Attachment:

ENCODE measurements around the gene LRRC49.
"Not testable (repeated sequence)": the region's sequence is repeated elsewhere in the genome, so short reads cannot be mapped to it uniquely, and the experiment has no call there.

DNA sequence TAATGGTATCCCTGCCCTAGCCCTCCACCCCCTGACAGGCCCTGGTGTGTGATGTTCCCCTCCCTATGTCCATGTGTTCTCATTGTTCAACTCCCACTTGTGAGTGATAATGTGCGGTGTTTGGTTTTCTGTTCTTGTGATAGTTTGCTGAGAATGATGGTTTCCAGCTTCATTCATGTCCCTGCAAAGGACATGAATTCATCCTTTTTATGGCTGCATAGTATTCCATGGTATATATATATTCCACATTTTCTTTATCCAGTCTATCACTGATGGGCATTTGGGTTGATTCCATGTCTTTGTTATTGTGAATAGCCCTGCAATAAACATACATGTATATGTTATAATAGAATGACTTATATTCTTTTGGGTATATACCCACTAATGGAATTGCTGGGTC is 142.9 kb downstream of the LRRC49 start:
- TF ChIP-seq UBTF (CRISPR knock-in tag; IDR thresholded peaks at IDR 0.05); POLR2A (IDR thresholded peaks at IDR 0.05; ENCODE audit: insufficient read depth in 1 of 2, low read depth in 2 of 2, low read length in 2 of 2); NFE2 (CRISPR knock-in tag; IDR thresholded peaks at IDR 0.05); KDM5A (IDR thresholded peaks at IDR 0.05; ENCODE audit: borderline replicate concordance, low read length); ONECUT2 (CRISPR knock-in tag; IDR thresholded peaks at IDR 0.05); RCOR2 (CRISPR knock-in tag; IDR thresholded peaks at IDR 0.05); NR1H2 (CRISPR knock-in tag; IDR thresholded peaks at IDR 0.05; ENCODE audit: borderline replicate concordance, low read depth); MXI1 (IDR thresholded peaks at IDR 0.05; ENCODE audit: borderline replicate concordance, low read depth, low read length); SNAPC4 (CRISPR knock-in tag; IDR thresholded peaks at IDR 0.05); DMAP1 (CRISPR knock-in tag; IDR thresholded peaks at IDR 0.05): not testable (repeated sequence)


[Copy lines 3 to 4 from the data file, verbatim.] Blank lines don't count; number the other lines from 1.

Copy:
DNA sequence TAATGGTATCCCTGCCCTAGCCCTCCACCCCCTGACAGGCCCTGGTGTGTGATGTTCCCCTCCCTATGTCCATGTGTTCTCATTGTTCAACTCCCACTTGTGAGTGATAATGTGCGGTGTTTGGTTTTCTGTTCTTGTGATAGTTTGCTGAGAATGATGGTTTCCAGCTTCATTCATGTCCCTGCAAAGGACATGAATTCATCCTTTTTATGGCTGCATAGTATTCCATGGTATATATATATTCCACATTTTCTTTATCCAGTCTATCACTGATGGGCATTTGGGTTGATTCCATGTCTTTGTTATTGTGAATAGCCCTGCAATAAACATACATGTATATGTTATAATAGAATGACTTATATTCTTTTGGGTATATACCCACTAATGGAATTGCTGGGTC is 142.9 kb downstream of the LRRC49 start:
- TF ChIP-seq UBTF (CRISPR knock-in tag; IDR thresholded peaks at IDR 0.05); POLR2A (IDR thresholded peaks at IDR 0.05; ENCODE audit: insufficient read depth in 1 of 2, low read depth in 2 of 2, low read length in 2 of 2); NFE2 (CRISPR knock-in tag; IDR thresholded peaks at IDR 0.05); KDM5A (IDR thresholded peaks at IDR 0.05; ENCODE audit: borderline replicate concordance, low read length); ONECUT2 (CRISPR knock-in tag; IDR thresholded peaks at IDR 0.05); RCOR2 (CRISPR knock-in tag; IDR thresholded peaks at IDR 0.05); NR1H2 (CRISPR knock-in tag; IDR thresholded peaks at IDR 0.05; ENCODE audit: borderline replicate concordance, low read depth); MXI1 (IDR thresholded peaks at IDR 0.05; ENCODE audit: borderline replicate concordance, low read depth, low read length); SNAPC4 (CRISPR knock-in tag; IDR thresholded peaks at IDR 0.05); DMAP1 (CRISPR knock-in tag; IDR thresholded peaks at IDR 0.05): not testable (repeated sequence)